In 2000, just 17.2 percent of Alaska’s registered voters participated in the state primary. In 1982, the high-water mark, that figure was 57.6 percent. Initial indications are that this year’s turnout will approach the 2000 figure as the lowest ever.

With fewer than 1 in 5 Alaska voters participating Tuesday, it will be difficult for anyone to say they have a referendum based on the results.

Read more election news:

Tuesday’s election results promise at least seven new faces in Legislature

Polls bare: Few turn out for primary in Juneau

Statewide races: Full 2016 primary election results

More in News

The Aurora Borealis glows over the Mendenhall Glacier in 2014. (Michael Penn / Juneau Empire File)
Aurora Forecast

Forecasts from the University of Alaska Fairbanks’ Geophysical Institute for the week of Feb. 5

(Michael Penn / Juneau Empire File)
Police calls for Tuesday, Feb. 7, 2023

This report contains information from law enforcement and public safety agencies.

Mark Sabbatini / Juneau Empire 
Edward Richards, left, a high school student in the Sitka School District, talks about the lack of mental health services in Alaska’s public schools as part of the testimony also offered by district Superintendent Frank Hauser, center, and student Felix Myers during a Senate Education Meeting on Monday at the Alaska State Capitol. The committee is proposing a 17% increase in the state’s school funding formula, which was remained essentially flat since 2017.
School’s in at the Capitol

Students and education leaders from around state make case for more classroom cash.

Folks at the Alaska State Capitol openly admit to plenty of fish tales, but to a large degree in ways intended to benefit residents and sometimes even the fish. (Mark Sabbatini / Juneau Empire)
The bizarre bills other state legislatures are considering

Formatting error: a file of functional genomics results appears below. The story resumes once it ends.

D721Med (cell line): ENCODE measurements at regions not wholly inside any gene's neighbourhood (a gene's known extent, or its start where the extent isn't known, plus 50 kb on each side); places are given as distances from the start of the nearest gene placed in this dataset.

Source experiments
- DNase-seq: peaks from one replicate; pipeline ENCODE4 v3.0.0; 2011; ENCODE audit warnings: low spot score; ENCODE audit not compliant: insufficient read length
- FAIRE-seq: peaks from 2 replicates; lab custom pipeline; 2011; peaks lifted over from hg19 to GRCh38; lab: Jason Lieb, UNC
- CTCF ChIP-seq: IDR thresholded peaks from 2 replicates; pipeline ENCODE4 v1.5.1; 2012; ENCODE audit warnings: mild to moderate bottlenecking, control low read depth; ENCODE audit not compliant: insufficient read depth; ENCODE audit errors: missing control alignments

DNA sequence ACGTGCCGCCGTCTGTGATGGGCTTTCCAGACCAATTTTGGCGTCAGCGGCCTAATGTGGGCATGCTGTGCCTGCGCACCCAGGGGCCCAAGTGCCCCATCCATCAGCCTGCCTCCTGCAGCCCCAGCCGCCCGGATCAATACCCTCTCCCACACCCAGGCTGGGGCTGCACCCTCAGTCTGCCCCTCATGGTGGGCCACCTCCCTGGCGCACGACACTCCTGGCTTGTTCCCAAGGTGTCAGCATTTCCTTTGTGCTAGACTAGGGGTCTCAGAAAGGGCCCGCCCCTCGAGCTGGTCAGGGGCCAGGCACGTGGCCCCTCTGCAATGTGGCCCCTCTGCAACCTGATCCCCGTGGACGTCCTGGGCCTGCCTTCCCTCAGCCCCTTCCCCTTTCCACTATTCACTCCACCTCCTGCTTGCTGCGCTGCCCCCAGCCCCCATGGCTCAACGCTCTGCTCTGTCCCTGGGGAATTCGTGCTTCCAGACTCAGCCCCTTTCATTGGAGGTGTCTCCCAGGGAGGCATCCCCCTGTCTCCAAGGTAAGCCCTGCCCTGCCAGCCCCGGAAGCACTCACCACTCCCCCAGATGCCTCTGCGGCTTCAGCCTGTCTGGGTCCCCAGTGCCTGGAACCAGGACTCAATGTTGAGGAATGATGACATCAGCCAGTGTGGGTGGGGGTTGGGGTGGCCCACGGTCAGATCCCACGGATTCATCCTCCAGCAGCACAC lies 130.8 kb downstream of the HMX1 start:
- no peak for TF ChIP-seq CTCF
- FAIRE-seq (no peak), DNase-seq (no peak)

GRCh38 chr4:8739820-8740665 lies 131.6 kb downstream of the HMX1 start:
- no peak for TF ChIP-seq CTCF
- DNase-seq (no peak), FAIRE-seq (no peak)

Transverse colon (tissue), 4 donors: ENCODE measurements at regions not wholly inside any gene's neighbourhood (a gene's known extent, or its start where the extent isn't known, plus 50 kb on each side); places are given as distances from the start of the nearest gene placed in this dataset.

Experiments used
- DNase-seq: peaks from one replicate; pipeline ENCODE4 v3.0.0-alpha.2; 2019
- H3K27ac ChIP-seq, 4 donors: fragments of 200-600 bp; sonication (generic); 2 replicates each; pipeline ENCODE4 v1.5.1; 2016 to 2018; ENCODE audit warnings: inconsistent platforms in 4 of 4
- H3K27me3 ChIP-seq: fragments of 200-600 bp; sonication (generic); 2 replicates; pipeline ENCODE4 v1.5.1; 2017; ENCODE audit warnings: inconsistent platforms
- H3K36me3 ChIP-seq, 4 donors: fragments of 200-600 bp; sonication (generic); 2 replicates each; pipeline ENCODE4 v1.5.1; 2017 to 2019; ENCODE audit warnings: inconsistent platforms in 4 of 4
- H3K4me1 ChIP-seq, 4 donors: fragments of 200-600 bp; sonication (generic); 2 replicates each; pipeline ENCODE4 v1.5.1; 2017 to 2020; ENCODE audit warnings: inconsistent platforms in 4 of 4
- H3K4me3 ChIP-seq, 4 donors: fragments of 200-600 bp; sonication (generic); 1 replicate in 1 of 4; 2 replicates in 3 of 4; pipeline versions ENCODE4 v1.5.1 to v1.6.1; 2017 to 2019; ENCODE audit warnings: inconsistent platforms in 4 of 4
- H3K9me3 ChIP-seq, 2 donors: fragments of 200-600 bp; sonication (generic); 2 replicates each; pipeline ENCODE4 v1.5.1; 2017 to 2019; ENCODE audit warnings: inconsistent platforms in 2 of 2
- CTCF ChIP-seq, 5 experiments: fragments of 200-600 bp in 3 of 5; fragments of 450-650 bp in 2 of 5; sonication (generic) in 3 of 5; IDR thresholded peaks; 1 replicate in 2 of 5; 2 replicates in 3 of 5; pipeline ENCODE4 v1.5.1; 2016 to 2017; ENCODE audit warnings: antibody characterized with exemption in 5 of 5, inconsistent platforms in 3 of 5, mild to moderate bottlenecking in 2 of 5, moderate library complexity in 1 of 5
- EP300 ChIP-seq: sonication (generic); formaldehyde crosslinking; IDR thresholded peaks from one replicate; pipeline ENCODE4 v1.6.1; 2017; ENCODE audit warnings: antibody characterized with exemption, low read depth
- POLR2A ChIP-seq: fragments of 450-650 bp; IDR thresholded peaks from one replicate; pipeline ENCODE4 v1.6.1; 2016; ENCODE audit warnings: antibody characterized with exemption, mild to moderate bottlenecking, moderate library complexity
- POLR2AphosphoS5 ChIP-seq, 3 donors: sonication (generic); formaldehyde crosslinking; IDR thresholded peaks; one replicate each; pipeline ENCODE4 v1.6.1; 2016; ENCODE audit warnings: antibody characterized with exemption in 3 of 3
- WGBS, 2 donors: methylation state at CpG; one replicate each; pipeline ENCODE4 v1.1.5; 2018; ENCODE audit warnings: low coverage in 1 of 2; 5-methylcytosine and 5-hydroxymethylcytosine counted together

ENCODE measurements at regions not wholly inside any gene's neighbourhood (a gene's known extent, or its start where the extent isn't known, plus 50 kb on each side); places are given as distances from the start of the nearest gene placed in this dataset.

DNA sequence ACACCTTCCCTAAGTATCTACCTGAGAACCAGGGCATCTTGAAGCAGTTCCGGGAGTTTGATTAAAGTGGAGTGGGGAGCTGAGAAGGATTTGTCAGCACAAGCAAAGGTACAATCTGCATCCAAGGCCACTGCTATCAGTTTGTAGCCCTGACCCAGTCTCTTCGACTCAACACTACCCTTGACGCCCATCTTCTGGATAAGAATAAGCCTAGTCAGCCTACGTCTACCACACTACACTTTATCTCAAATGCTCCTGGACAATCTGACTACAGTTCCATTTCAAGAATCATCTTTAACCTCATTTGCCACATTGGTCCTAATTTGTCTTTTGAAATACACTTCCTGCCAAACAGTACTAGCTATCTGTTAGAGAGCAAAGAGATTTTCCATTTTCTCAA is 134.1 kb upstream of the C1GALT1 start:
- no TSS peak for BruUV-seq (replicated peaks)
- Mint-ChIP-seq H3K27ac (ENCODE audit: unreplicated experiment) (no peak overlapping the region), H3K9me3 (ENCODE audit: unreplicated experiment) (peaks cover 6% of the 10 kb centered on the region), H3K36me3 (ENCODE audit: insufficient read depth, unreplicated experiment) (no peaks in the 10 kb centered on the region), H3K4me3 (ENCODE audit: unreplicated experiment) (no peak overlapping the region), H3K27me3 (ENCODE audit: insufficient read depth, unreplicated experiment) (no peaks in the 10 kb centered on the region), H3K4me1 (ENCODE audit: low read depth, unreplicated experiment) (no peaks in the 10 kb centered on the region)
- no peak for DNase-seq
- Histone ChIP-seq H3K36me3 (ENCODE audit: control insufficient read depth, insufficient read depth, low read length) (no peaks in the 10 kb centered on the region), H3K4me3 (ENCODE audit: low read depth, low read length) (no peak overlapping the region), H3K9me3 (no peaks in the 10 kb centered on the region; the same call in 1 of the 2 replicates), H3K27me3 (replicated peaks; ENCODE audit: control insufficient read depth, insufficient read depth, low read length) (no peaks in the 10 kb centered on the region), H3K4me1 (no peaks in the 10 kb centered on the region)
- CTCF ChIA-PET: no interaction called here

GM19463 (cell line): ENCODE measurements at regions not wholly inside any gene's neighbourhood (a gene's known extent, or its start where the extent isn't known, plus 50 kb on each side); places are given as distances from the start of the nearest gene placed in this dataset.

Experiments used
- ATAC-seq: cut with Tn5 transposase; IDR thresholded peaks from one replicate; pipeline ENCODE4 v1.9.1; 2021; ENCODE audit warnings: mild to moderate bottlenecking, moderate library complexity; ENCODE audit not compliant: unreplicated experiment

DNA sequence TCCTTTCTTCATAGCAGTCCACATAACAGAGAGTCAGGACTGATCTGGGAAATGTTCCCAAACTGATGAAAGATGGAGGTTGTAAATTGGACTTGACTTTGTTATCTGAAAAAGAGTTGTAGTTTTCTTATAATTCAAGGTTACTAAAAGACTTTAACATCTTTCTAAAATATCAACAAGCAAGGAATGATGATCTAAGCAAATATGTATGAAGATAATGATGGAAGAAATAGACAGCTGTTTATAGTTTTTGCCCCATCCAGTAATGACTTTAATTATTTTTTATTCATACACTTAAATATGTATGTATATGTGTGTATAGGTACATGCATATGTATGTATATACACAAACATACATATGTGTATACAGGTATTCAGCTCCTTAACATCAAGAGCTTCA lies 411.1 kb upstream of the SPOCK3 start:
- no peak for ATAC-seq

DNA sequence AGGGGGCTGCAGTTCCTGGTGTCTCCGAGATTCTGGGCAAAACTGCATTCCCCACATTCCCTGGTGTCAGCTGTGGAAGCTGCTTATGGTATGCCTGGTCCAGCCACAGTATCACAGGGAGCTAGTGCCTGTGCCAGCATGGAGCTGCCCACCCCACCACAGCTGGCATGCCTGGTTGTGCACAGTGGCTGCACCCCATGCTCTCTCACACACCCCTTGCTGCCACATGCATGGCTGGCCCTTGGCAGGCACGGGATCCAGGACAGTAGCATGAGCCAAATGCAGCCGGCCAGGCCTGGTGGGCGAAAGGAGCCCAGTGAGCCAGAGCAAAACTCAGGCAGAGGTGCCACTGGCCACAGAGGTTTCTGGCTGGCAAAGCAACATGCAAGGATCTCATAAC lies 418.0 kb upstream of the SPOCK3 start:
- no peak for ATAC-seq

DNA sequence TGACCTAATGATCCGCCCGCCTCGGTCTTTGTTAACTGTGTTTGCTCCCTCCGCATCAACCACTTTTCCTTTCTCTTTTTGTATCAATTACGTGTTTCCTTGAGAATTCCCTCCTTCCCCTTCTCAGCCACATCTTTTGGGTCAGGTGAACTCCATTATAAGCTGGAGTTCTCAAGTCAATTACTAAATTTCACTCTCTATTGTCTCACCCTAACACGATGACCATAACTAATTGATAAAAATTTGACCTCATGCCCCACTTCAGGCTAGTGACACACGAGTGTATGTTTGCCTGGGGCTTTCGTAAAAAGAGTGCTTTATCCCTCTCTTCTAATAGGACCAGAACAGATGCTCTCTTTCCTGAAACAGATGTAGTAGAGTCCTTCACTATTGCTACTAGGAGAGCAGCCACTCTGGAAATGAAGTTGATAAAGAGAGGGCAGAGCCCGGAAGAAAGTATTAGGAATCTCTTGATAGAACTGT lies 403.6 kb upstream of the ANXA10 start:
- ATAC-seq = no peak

Alaska’s Legislature isn’t mulling the headline-grabbers some statehouses have in the works.

This photo shows snow-covered hills in the Porcupine River Tundra in the Yukon Territories, Canada. In July 1997, a hunter contacted troopers in Fairbanks, Alaska, and reported finding a human skull along the Porcupine River, around 8 miles (13 kilometers) from the Canadian border. Investigators used genetic genealogy to help identify the remains as those of Gary Frank Sotherden, according to a statement Thursday, Feb. 2, 2023, from Alaska State Troopers. (AP Photo / Rick Bowmer)
Skull found in ‘97 in Interior belongs to New York man

A skull found in a remote part of Alaska’s Interior in 1997… Continue reading

(Michael Penn / Juneau Empire File)
Police calls for Saturday, Feb. 4, 2023

This report contains information from law enforcement and public safety agencies.

Officer William Hicks stands with JPD Chief Ed Mercer and Deputy Chief David Campbell during a swearing in ceremony for Hicks on Thursday at the JPD station in Lemon Creek. (Jonson Kuhn / Juneau Empire)
New officer joins JPD’s ranks

The Juneau Police Department welcomed a new officer to its ranks Thursday… Continue reading

These photos show Nova, a 3-year-old golden retriever, and the illegally placed body hold trap, commonly referred to as a Conibear trap, that caught her while walking near Outer Point Trail last week. (Courtesy / Jessica Davis)
Dog narrowly survives rare illegally placed trap in Juneau

State wildlife officials outlined what to do if found in similar situation

Most Read